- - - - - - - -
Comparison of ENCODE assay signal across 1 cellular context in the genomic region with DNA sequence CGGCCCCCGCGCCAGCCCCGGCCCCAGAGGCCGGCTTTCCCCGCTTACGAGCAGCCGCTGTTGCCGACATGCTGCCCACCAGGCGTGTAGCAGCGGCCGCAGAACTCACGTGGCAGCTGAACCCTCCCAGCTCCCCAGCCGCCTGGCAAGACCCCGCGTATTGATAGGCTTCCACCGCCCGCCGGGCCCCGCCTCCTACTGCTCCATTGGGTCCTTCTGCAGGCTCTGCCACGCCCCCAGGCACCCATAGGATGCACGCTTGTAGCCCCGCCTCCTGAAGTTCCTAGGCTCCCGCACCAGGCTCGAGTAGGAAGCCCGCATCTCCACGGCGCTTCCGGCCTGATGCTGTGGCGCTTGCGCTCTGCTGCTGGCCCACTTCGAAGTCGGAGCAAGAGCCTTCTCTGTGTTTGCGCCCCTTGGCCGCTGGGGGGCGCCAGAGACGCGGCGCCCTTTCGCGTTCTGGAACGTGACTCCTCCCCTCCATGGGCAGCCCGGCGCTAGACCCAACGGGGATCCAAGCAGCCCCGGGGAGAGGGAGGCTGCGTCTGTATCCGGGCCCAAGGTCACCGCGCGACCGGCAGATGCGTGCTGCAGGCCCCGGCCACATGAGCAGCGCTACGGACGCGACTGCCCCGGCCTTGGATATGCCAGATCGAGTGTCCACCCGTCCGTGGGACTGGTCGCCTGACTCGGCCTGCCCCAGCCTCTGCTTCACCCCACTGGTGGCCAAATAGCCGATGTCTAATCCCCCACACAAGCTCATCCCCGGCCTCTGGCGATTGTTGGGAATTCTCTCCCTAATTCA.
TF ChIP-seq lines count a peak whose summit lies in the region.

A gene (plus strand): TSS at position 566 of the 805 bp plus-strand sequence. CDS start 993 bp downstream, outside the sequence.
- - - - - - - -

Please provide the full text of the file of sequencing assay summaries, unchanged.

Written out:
Comparison of ENCODE assay signal across 1 cellular context in the genomic region with DNA sequence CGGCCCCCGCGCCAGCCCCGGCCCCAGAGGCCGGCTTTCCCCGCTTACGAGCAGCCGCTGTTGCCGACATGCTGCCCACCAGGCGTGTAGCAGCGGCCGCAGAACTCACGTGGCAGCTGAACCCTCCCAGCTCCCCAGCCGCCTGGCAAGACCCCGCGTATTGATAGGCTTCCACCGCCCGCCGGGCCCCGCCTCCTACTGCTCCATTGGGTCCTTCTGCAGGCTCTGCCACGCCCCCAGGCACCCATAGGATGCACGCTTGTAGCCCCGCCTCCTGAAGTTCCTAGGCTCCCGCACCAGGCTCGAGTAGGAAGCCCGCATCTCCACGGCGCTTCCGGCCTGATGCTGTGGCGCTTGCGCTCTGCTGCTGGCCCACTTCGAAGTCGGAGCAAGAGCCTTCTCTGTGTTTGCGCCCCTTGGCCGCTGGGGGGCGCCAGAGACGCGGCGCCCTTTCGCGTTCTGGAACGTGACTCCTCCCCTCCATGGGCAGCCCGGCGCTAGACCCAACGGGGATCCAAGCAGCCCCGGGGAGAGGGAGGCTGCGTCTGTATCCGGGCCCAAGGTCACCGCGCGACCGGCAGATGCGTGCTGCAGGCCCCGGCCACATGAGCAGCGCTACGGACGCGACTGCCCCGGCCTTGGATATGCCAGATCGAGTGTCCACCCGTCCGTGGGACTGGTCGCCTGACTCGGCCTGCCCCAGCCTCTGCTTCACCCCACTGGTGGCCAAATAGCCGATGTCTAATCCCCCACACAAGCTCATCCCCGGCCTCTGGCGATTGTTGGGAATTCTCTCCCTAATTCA.
TF ChIP-seq lines count a peak whose summit lies in the region.

A gene (plus strand): TSS at position 566 of the 805 bp plus-strand sequence. CDS start 993 bp downstream, outside the sequence.